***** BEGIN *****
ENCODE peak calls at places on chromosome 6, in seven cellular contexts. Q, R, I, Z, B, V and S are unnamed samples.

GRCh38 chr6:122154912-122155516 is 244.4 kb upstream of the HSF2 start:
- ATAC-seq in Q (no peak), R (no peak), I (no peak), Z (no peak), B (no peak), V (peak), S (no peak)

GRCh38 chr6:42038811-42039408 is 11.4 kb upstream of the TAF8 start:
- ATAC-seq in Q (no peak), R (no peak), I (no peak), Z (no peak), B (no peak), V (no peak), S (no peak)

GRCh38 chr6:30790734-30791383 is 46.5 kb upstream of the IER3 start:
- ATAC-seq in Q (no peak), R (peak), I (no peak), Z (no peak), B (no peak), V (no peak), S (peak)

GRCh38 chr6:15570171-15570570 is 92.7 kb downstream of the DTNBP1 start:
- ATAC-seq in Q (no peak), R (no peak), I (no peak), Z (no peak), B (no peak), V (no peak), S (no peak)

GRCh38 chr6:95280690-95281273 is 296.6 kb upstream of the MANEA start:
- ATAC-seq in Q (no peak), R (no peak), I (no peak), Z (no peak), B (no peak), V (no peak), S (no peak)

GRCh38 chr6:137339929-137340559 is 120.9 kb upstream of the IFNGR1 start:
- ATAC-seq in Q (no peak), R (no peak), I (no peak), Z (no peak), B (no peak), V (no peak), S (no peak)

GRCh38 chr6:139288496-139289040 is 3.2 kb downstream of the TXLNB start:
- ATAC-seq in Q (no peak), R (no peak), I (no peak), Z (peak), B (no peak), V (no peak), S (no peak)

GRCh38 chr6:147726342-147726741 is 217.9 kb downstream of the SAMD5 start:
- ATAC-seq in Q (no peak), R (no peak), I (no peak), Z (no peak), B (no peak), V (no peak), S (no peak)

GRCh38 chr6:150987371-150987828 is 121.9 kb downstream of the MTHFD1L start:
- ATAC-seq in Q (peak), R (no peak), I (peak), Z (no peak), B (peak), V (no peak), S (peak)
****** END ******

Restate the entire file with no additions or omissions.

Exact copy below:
ENCODE peak calls at places on chromosome 6, in seven cellular contexts. Q, R, I, Z, B, V and S are unnamed samples.

GRCh38 chr6:122154912-122155516 is 244.4 kb upstream of the HSF2 start:
- ATAC-seq in Q (no peak), R (no peak), I (no peak), Z (no peak), B (no peak), V (peak), S (no peak)

GRCh38 chr6:42038811-42039408 is 11.4 kb upstream of the TAF8 start:
- ATAC-seq in Q (no peak), R (no peak), I (no peak), Z (no peak), B (no peak), V (no peak), S (no peak)

GRCh38 chr6:30790734-30791383 is 46.5 kb upstream of the IER3 start:
- ATAC-seq in Q (no peak), R (peak), I (no peak), Z (no peak), B (no peak), V (no peak), S (peak)

GRCh38 chr6:15570171-15570570 is 92.7 kb downstream of the DTNBP1 start:
- ATAC-seq in Q (no peak), R (no peak), I (no peak), Z (no peak), B (no peak), V (no peak), S (no peak)

GRCh38 chr6:95280690-95281273 is 296.6 kb upstream of the MANEA start:
- ATAC-seq in Q (no peak), R (no peak), I (no peak), Z (no peak), B (no peak), V (no peak), S (no peak)

GRCh38 chr6:137339929-137340559 is 120.9 kb upstream of the IFNGR1 start:
- ATAC-seq in Q (no peak), R (no peak), I (no peak), Z (no peak), B (no peak), V (no peak), S (no peak)

GRCh38 chr6:139288496-139289040 is 3.2 kb downstream of the TXLNB start:
- ATAC-seq in Q (no peak), R (no peak), I (no peak), Z (peak), B (no peak), V (no peak), S (no peak)

GRCh38 chr6:147726342-147726741 is 217.9 kb downstream of the SAMD5 start:
- ATAC-seq in Q (no peak), R (no peak), I (no peak), Z (no peak), B (no peak), V (no peak), S (no peak)

GRCh38 chr6:150987371-150987828 is 121.9 kb downstream of the MTHFD1L start:
- ATAC-seq in Q (peak), R (no peak), I (peak), Z (no peak), B (peak), V (no peak), S (peak)